The Act of Confessing
In the act of confession, says theologian John Webster, “the church binds itself to the gospel” (119). Our confessional documents and creeds are intimately tied to this act, he says, but it would be a mistake to confuse these formal products of the church’s confession for the act of confession itself. Thus “the creed is a good servant but a bad master: it assists, but cannot replace, the act of confession” (120). To hold to one’s confession as “an achieved formula” risks quenching the Holy Spirit, who is living and active in the churches, and going one’s own way.
The essay is “Confession and Confessions,” published in the really excellent 2001 volume Nicene Christianity (ed. Christopher R. Seitz). Here Webster models the sort of approach to theological inquiry that he was so good at, and in fact which marked all of his work: where lesser theologians might take a given topic and jump straight into the doctrine, its history, its biblical basis, and its functioning in the contemporary church (all good questions to pursue, mind you!) John tarries, pondering the topic on a more fundamental level and lingering on its relationship to the triune God and God’s gracious communion with God’s creatures.
So here, for example, instead of leaping to “What do we confess?” and “How do we confess?” and “What does confession do for our churches?” Webster has begun with the question: What is the act of confession in the economy of God’s self-giving?
This act can be expanded in three directions, Webster says:
(1) The act of confession originates in revelation (121). Confessing is of course a human act, but it is one which takes its start (and therefore its content and its direction) from a prior act of God. This act is “God’s communicative self-presence, the gracious and saving self-communication of God the Lord.” And it is generative not only of the church’s confession, but of its very life. And because this self-communicating of God is a movement, and because it is on-going, it is “a gift that cannot be converted into a possession” – as if Christians might now hear and take up and objectify the One whom it confesses.
(2) The act of confession is a responsive, not a spontaneous, act (122). It is the church’s obedience to God the Lord, who has graciously addressed it and summoned it to listen and to speak. This act therefore must be rooted in God’s triune life as Father, Son, and Holy Spirit, born not from the church’s creative speech about God but from the Father, the Son, and the Spirit’s dealings with creatures. In this sense confessions are not even reducible to human speech that is uttered in response to grace; God makes the church’s confession and gives it as a gift, and the church trusts God to accomplish and bring to completion its own act of confessing.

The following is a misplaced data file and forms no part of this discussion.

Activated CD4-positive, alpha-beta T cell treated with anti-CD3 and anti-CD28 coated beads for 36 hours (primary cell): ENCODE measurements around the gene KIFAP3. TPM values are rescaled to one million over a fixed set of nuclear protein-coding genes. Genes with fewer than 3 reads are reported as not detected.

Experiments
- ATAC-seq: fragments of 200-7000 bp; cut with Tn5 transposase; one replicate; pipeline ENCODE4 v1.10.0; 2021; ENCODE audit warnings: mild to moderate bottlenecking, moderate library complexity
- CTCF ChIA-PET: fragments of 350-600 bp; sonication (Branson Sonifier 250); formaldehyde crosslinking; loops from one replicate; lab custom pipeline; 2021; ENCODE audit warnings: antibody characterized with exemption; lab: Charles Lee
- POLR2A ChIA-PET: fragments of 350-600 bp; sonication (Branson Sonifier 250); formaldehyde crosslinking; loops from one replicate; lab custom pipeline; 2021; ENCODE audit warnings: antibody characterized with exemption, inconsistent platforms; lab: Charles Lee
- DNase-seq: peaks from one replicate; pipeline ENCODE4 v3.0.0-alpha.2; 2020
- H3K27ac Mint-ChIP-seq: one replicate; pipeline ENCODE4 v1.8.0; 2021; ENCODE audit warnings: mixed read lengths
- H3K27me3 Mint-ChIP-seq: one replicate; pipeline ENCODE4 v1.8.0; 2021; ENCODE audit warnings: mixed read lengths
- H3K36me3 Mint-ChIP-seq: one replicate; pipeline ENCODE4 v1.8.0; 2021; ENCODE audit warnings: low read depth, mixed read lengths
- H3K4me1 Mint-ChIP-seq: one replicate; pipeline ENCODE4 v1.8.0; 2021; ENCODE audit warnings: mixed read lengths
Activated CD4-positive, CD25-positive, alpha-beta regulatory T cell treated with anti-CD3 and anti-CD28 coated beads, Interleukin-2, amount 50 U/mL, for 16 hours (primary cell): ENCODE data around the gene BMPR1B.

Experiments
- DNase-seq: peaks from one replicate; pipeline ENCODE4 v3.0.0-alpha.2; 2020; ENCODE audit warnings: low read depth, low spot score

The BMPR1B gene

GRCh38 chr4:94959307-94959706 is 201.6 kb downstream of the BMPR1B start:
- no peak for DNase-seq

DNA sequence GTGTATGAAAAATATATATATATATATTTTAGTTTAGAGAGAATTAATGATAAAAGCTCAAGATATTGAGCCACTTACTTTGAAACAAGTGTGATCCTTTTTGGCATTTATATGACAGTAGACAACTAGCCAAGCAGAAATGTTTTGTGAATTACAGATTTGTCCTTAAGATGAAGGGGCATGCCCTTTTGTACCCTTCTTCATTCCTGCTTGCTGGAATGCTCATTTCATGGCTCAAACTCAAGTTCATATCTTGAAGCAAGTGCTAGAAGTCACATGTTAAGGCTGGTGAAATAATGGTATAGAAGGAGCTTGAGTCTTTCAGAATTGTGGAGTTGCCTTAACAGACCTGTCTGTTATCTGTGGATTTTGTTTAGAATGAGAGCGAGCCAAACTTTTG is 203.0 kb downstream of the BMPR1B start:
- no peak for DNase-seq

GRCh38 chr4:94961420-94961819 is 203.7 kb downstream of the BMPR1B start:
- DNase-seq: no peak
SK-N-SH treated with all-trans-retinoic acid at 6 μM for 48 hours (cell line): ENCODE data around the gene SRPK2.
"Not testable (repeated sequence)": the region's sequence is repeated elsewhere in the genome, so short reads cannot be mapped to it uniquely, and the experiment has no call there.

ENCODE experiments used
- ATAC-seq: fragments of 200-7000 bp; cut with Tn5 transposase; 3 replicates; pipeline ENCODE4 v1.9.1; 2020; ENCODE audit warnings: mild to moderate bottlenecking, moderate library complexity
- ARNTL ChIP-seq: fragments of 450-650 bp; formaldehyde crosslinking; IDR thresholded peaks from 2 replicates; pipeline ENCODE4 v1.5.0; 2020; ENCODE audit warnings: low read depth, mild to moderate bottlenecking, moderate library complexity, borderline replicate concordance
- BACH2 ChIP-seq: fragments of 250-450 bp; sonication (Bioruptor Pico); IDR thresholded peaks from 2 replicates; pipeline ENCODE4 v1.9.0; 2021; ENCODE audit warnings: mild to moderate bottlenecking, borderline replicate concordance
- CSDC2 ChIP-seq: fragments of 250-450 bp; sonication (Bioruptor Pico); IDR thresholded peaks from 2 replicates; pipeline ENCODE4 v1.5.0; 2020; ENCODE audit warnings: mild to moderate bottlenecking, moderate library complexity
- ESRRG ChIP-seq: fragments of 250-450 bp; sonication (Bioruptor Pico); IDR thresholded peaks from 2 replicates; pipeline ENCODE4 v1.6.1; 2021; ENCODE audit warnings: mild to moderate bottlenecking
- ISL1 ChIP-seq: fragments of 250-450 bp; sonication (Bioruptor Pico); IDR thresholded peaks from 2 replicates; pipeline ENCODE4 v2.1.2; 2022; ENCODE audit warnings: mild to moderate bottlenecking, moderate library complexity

(3) The act of confession is an episode in the conflict between God and sin that is at the center of the drama of salvation (122). It does not stand apart from the drama of salvation. The encounter between God and creatures is not just any encounter, but one in which God is confronting sin – sin, which is in part “the refusal to confess.” And so the church’s confession of God is, more precisely, confession of the God who saves; and confession is itself an act of repentance. It is rebellion against the disorder of the world, a joining in with God’s radical overturning of evil.
Perhaps most significant in Webster’s theological account of confession is the conviction that confession is the mode in which the church exists, rather than the production of documents and doctrinal codes. The church “does not convert the drama of redemption into a set of propositions to be policed” (130). And so our creeds are binding, in a sense; but theologically we must acknowledge that this authority comes neither from the creed as an artifact nor from the church and its power to bind and loose, but from the God who is the object of its testimony. The authority of the creed is not self-standing, separable from its own submission to the Word of God. The creed “has the authority of the herald, not the magistrate” (130).
In sum, says Webster, “creeds bind because, and only because, the gospel binds.” Any other sort of untethered propositionalism merely mistakes the structures of human reasoning – even if it be biblical reasoning – for the genuine article of God’s activity in the world.
Confession is finally a spiritual act, an act of worship, the result of God’s having “invaded and annexed” human life. To remain a living act of confessing the church’s confession should be characterized by “astonished and chastened hearing of the Word and by grateful and afflicted witness” (121). That is a tightly-packed and deeply beautiful statement, and a charge to our churches today: its confession of Jesus Christ and his gospel is born out of gratitude (Calvin), witnessing to the act of God on its behalf (Barth), but in so doing ever remaining astonished, chastened in its speech and afflicted out of its self-comfort. To confess the gospel is to be drawn – forced – outside of one’s self.
There is no self-confidence here. There is no self-righteousness. There is only joyful bewilderment, a public acknowledgement of the miracle that God has had mercy on me, a sinner.